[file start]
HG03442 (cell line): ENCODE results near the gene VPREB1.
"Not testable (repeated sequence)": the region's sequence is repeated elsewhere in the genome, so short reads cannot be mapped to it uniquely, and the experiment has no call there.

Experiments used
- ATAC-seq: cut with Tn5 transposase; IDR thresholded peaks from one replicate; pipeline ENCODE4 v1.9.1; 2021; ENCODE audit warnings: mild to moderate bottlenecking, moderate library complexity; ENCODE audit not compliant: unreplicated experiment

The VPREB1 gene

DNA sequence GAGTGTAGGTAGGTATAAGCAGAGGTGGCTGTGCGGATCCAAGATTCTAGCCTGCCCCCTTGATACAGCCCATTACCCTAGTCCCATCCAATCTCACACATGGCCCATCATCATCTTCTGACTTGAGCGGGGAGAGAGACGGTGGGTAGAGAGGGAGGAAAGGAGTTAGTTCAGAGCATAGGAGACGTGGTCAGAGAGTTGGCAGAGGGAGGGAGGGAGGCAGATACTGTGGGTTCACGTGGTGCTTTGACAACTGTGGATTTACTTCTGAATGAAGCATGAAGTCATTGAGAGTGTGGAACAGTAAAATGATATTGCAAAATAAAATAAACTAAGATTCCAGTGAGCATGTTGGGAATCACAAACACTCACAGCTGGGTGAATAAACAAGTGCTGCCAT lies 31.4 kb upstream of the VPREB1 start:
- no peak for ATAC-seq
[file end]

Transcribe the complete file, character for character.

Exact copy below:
HG03442 (cell line): ENCODE results near the gene VPREB1.
"Not testable (repeated sequence)": the region's sequence is repeated elsewhere in the genome, so short reads cannot be mapped to it uniquely, and the experiment has no call there.

Experiments used
- ATAC-seq: cut with Tn5 transposase; IDR thresholded peaks from one replicate; pipeline ENCODE4 v1.9.1; 2021; ENCODE audit warnings: mild to moderate bottlenecking, moderate library complexity; ENCODE audit not compliant: unreplicated experiment

The VPREB1 gene

DNA sequence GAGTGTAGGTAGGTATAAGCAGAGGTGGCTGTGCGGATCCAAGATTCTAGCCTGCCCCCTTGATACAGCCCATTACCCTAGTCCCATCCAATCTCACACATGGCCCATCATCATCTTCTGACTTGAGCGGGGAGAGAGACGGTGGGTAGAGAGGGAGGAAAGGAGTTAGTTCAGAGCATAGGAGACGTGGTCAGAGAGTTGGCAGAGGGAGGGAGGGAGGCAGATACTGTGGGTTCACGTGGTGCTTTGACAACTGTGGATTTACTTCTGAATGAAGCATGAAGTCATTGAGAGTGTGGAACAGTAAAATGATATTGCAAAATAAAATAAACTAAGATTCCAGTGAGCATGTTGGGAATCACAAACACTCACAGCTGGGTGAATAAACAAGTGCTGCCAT lies 31.4 kb upstream of the VPREB1 start:
- no peak for ATAC-seq